Dan Bross, KUAC – Fairbanks
The dam failure and toxic sludge release last week at ore processing plant in Hungary, has raised questions about similar potential at other mine facilities. The Ft. Know Gold Mine northeast of Fairbanks maintains a large dam that holds back a 300-acre tailings pond. The 4,000-foot long, over 300-foot high dam built in the 1990’s, is the largest in the state. Alaska Department of Natural resources Dam Safety Engineer Charlie Cobb says it was designed and constructed to high integrity standards, and there’s minimal risk of the kind of catastrophic failure that occurred in Hungary.
Cobb says the dam that failed in Hungary was a much older communist regime-era structure that likely bares little design comparison with Ft. Knox.
Cobb says the state requires annual inspections by a consulting engineer, as well as daily
surveillance by the mine’s operator. A seep was found under the Ft. Knox dam in 2006, but it was determined to be water from a sub dam fissure in the bed rock, and no tailings solution was released. A monitoring system below the dam detects any seepage. The state is currently taking public comment on Ft. Knox plan to raise the dam height 52 feet to accommodate additional tailings and waste fluid.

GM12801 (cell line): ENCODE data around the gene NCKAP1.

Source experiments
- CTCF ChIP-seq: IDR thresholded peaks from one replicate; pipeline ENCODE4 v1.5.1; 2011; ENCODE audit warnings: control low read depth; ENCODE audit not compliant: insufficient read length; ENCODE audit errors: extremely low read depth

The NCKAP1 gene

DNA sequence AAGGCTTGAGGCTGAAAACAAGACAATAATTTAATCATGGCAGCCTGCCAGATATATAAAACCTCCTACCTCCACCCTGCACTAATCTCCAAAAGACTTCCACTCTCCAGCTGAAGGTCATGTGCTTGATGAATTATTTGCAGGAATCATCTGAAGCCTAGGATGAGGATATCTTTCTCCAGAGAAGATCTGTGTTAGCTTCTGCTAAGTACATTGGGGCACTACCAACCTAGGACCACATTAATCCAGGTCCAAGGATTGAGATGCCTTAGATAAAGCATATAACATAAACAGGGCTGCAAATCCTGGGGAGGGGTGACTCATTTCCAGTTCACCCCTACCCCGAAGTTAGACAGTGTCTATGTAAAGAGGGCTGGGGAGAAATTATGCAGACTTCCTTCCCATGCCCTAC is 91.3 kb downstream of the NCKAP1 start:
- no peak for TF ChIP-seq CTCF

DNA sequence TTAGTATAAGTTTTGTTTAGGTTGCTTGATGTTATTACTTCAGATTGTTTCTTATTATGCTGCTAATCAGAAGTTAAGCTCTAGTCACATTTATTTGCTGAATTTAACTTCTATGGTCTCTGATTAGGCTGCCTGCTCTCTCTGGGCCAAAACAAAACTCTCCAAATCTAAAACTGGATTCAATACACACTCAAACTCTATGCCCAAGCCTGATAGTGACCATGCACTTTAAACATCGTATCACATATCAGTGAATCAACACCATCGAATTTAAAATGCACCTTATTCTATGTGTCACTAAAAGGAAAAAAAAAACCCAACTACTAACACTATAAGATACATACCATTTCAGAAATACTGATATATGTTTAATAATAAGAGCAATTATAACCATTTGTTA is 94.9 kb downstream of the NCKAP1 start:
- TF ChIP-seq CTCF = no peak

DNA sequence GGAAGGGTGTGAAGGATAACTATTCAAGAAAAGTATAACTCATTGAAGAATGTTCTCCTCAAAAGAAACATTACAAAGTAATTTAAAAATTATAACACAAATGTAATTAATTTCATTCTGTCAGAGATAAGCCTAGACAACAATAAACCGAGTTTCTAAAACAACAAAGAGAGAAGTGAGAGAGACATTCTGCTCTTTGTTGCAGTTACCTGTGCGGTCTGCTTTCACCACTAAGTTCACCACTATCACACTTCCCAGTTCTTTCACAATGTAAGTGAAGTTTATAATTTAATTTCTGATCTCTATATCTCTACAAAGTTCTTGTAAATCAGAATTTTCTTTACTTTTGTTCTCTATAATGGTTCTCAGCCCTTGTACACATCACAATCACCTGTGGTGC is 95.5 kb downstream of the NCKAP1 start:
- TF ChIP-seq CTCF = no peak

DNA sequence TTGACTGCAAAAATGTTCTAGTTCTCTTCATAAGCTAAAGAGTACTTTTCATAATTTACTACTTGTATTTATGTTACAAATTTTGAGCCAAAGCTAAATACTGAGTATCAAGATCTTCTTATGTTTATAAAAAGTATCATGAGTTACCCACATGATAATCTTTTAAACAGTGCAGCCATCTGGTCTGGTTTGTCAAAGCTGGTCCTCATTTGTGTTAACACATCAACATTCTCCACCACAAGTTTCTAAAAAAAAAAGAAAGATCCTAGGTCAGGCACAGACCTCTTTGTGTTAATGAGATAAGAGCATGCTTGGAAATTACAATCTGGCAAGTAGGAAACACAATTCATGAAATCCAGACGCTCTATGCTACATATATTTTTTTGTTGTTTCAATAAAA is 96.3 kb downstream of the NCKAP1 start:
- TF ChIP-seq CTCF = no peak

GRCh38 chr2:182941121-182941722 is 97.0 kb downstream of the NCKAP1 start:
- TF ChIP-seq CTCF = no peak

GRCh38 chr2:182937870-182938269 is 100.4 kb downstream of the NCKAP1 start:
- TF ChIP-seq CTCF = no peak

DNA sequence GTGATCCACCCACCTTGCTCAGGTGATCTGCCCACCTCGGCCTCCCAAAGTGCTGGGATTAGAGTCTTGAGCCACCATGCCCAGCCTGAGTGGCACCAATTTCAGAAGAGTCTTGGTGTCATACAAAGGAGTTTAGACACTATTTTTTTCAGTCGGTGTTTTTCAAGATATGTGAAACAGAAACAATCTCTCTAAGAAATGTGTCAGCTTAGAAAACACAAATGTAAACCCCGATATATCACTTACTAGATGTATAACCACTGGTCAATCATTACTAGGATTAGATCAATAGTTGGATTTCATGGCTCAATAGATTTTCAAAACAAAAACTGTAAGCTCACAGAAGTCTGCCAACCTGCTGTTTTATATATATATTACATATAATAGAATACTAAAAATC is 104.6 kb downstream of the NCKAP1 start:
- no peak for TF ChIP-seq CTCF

The sludge released from the Hungarian facility is from aluminum processing and contains lead and other heavy metals that have killed nine and sickened many others. Ft. Knox Environmental Manager Delbert Parr says the slurry stored in Ft. Knox is much less toxic.
The Ft. Knox gold mine’s tailings pond contains about 16 million gallons of slurry far less than the Hungarian sludge reservoir, which released 200 million gallons. The Ft. Knox facility is located in a valley, 25 miles northeast of Fairbanks, more remote than the Hungarian site. The state’s Cobb says even if there was catastrophic dam failure at Ft. Knox, the impacts would not be like what’s happening Hungary.
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